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Reviewing Super Bowl XX storylines

For the 1985 Bears, the days leading up to Super Bowl XX were nearly as interesting and eventful as the game itself, a 46-10 thrashing of the New England Patriots.

The storylines included a key injury to one of the Bears' most important players, a bomb threat at the team hotel and a future Hall of Famer threatening not to play in the game because of a contract dispute.

The story that received the most attention during the week in New Orleans involved Jim McMahon's rear end. The Bears quarterback had suffered a deep bruise when hit by Los Angeles Rams defensive end Doug Reed in the NFC Championship Game.

"I've got a serious pain in the butt now," McMahon told reporters. "This hurts."

McMahon was unable to practice during the first of two weeks leading up to Super Bowl XX. He received regular acupuncture treatments from Hiroshi Shiriashi, a Tokyo-based trainer for the Japanese track team who had also worked with other Bears, including running back Walter Payton and receiver Willie Gault.

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Jim McMahon was unable to practice during the first of two weeks leading up to Super Bowl XX, but his teammates knew that nothing would stop him from playing.

Thanks in part to the acupuncture, McMahon showed the most improvement in practice from Tuesday to Wednesday the week of the Super Bowl.

"The main thing I was impressed with was all of his movement," coach Mike Ditka said at the time. "He was 200 percent better. I'm really optimistic now. Frankly, I was not very optimistic after Tuesday's practice. It was a pleasant surprise to me."

Throughout the week, McMahon's teammates knew that nothing would stop him from starting Super Bowl XX.

"There's no doubt the guy's going to play," tight end Emery Moorehead said at the time. "This is the biggest game of the year. He'll do anything to play in the game."

One news outlet no doubt got more than it bargained for when its helicopter that was hovering over a Bears' mid-week practice was mooned by McMahon.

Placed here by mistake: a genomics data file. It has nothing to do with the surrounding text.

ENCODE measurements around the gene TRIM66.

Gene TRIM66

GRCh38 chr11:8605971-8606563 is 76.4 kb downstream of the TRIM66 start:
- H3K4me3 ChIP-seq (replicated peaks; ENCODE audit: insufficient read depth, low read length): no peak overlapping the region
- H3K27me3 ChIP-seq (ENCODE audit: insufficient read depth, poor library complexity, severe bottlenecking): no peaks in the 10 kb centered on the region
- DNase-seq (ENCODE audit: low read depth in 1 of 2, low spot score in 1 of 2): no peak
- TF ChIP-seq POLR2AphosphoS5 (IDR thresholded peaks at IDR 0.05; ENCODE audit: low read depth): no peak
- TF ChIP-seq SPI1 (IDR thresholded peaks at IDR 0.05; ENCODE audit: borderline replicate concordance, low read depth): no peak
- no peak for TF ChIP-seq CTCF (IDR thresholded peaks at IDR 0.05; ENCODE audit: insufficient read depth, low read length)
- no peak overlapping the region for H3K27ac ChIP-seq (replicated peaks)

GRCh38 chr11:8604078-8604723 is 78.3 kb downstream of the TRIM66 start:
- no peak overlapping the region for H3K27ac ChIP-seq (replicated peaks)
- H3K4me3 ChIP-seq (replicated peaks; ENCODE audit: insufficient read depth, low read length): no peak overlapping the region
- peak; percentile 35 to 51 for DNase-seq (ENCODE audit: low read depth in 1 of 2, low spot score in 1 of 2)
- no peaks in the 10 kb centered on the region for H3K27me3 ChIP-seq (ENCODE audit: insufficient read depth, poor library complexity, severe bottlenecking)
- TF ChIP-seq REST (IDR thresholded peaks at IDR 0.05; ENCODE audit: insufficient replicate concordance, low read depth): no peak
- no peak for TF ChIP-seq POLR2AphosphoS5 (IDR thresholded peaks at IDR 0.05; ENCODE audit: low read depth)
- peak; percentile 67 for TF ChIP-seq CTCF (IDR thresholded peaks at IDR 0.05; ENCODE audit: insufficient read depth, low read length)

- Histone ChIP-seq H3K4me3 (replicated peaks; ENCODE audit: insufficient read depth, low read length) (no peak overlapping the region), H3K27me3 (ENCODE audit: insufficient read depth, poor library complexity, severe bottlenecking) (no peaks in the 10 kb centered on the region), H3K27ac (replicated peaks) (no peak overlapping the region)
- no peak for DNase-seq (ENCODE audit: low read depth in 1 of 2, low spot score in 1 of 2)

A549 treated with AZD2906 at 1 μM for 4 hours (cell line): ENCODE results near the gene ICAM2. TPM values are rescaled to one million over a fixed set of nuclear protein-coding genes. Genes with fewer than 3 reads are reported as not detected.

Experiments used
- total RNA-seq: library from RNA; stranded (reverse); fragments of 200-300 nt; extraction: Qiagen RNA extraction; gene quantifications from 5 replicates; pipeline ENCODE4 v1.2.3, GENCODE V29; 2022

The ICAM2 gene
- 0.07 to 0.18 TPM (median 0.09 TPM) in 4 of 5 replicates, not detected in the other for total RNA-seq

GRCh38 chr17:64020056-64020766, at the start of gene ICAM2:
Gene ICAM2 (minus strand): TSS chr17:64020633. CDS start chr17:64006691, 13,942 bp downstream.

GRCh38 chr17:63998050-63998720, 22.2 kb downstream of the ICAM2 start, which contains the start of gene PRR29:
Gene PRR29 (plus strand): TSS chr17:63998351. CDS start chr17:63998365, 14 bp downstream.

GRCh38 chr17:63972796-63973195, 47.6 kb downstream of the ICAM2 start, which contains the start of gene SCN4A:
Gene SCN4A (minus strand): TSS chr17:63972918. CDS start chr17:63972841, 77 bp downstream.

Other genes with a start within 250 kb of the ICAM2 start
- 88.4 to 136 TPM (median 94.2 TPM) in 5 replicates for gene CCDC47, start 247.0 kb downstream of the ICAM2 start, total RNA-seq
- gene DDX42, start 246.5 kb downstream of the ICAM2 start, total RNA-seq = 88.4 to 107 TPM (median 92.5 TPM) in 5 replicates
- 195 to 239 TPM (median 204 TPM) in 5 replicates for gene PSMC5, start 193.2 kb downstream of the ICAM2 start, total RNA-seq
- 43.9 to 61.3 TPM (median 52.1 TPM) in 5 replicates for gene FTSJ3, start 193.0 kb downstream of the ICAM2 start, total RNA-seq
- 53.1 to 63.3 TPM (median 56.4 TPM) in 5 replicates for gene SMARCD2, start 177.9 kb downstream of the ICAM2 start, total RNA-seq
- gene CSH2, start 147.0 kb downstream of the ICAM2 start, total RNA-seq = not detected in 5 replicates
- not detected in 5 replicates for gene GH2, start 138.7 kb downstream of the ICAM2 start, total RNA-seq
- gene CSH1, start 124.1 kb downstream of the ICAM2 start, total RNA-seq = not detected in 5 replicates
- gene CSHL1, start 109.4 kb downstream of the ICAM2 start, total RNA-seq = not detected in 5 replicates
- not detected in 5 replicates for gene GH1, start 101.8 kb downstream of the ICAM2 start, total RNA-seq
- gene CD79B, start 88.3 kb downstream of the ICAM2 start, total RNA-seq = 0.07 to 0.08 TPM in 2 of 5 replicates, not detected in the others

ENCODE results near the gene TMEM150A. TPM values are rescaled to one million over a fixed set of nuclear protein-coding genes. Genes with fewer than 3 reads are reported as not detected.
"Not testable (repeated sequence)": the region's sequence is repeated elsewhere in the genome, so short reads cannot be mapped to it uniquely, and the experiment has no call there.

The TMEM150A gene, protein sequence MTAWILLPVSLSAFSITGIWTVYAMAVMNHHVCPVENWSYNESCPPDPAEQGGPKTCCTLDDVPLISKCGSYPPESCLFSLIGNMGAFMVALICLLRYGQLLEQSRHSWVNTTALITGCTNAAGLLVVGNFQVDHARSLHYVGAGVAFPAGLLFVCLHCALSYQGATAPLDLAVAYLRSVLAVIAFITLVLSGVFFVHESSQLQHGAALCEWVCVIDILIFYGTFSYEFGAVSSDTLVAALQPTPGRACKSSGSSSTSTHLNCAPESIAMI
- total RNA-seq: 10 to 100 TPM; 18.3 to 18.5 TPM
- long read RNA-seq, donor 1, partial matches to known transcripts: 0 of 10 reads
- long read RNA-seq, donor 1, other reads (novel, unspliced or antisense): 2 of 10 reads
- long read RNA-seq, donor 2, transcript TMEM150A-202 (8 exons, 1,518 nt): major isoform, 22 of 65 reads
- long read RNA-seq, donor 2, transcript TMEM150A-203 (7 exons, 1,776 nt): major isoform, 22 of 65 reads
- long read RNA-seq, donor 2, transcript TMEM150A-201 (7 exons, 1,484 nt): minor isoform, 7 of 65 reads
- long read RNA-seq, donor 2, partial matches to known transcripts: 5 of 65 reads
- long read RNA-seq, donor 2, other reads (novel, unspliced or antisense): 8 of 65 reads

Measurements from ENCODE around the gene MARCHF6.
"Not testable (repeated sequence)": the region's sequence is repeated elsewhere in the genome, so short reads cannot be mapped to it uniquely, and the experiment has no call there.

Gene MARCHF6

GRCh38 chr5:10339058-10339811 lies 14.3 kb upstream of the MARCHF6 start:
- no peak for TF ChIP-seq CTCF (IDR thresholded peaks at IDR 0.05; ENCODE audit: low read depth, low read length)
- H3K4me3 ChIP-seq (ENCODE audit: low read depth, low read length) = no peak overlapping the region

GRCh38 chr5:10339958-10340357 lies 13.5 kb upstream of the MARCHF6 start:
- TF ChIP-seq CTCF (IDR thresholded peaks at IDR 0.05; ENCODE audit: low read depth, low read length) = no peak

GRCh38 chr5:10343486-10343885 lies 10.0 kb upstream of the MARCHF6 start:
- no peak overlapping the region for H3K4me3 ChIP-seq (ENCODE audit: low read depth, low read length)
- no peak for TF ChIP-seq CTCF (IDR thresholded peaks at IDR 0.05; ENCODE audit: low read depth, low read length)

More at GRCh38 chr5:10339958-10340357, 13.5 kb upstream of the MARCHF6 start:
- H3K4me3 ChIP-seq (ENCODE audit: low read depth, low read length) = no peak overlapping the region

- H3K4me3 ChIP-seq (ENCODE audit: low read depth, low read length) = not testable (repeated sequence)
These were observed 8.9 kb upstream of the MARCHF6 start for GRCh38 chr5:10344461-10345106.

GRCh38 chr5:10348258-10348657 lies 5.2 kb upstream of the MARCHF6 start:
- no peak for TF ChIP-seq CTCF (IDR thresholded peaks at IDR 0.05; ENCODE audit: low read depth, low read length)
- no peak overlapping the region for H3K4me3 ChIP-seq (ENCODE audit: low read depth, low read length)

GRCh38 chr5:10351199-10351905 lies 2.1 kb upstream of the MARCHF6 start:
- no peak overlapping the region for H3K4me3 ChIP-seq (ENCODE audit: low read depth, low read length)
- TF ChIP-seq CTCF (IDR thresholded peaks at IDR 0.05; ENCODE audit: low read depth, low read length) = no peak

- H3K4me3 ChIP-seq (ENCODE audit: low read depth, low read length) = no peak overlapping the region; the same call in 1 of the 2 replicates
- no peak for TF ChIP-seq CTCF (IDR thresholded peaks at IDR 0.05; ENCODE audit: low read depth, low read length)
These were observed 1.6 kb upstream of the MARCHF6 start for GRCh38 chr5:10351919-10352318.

"That's no big deal," he said. "I just let them know where it hurt."

McMahon was at the center of another controversy during the week. It started when a New Orleans sportscaster reported on the air that a radio disc jockey had told him that McMahon had referred to the people of New Orleans as "dumb" and had used an even more derogatory term to describe local women.

The story was completely fabricated—the television station apologized and suspended the sportscaster—but not everyone realized McMahon was innocent. The New Orleans Hilton, where the Bears were staying, received a bomb threat and women gathered outside the hotel to protest what they thought McMahon had said about them.

The bomb threat and butt injury ultimately didn't hinder McMahon, who not only played in Super Bowl XX but performed very well, completing 12 of 20 passes for 256 yards and rushing for two touchdowns.

Another issue percolating during the week was defensive end Richard Dent's contract situation. The future Hall of Famer wasn't happy about being paid $90,000 for the 1985 season and wanted to sign a lucrative extension.

While there were rumblings that Dent would sit out Super Bowl XX, he eventually relented.

"I'm a young guy, and I can't pass up an opportunity like this just because of a contract," he said at the time. "Money means a lot for us, but going down in history and having pride about yourself is something money can't buy."

Dent and his teammates ultimately did go down in history, as he was named Super Bowl MVP after recording 1.5 sacks and forcing two fumbles as the Bears won their first NFL title since 1963.

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